When I was 21 years old, I found myself in the midst of learning that my soul was a dead space. I slowly awakened to this through the love and support of Alcoholics Anonymous whose rooms I had ran into one Saturday night, endless Therapy sessions allowing me to deal with what was left when the drink wasn’t there to numb my emotional existence and an endless supply of life changing books.
For my 21st birthday, a friend bought me a present that helped me to understand even more about myself. Jonathan Livingston Seagull by Richard Bach fell off my shelf a while back while discussing favourite books with a friend on the phone. That book was given to me at a deeply traumatic time of my life for which I am now very grateful - I would have been sober for about two months and my entire being was coated in a veneer of grey self-loathing. I had no self-worth, no self-esteem and absolutely no self-belief. I was dead inside. My fighting spirit was lying in a pool of self-destruction unable to fight anymore, even unable to emerge long enough to get me through the night.
This beautiful book, that still has yellow highlighter scrawled across many of the sentences that serve to demonstrate the excitement for the 21 year old reader as I understood something new, something that I could make sense of, is about the quest of a seagull to break free from the crowd, from expectations, from all that is uncomfortable and senseless – to seek freedom. I connected with it on such a profound level at the time and flicking through it again, 20 years on in my journey of recovery, none of its meaning is lost on any personal growth that I have been fortunate to have had.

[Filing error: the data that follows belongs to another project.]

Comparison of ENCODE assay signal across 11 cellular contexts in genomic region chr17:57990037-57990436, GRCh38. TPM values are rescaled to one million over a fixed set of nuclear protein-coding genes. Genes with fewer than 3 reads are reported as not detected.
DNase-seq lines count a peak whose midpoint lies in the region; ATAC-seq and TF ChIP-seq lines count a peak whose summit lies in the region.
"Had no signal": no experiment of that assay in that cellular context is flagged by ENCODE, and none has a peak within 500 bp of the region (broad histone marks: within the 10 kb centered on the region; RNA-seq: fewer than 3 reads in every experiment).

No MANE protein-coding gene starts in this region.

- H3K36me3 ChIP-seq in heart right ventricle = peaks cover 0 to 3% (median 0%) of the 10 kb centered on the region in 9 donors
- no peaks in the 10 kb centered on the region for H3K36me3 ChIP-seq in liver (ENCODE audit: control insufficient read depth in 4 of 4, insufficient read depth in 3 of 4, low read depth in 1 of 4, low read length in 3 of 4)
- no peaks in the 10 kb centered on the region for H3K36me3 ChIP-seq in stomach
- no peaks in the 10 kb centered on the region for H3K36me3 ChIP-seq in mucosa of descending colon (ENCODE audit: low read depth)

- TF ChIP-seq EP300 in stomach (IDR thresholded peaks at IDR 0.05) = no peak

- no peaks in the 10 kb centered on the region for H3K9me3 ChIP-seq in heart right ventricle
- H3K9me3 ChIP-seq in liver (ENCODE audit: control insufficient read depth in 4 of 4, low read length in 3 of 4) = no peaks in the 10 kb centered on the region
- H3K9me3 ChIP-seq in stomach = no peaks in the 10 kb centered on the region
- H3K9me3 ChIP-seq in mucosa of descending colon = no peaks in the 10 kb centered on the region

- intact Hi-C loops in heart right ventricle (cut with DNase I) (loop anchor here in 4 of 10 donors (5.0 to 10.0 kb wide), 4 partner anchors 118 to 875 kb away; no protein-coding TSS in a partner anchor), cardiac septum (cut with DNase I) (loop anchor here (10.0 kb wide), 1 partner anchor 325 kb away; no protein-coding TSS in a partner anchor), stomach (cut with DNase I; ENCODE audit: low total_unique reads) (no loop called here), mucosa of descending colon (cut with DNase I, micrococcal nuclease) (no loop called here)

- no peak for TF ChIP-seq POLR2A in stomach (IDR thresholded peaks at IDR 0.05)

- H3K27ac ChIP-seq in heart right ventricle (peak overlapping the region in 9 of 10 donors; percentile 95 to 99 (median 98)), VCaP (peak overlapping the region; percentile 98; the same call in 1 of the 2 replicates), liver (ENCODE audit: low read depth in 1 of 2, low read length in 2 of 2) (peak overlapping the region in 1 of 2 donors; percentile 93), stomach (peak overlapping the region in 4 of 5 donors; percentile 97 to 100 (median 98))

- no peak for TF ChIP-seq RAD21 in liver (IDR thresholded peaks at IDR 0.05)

Sometimes, when we want to be different, it’s easy for people to feel upset or angry. Sometimes, when we absolutely believe that we are on the right path, someone wants to stand in front of us and try and prevent us from seeing the way forward. Sometimes, because of that, it’s easy to lose self-belief. The importance of having people around you who love you is immense.
Self-love is the cornerstone to everything. Some people just have it from childhood….they know without acknowledgment or questioning unreservedly that they are special, worthy, loveable and able. They know this through unconditional love from emotionally intelligent parents. Without self-love, we have nothing. As I have said so many times, it is the cornerstone of faith, of loving others and of enjoying other people’s journeys…wherever they may be on that journey.
I have learnt to choose to remove myself from negative people and try and let them go with love. My conclusion has to be that self-love, self-belief and self-worth are not something that I can afford to think of as mine without question – I have to work on them every 24 hour stretch. Some days are easier than others and because I have so many yesterdays of self-love instead of self-destruction, there is a very strong foundation underpinning any challenges that come my way. So surround yourself with loving people, people who genuinely and honestly will tell you how it is while being there for you at the same time.
The friend, who bought me the book back in 1991, has written inside “If circumstances are bad and you have to bear them, do not make them a part of yourself.” How lovely of her to write that and how these words are far more profound than I could ever have appreciated at the time.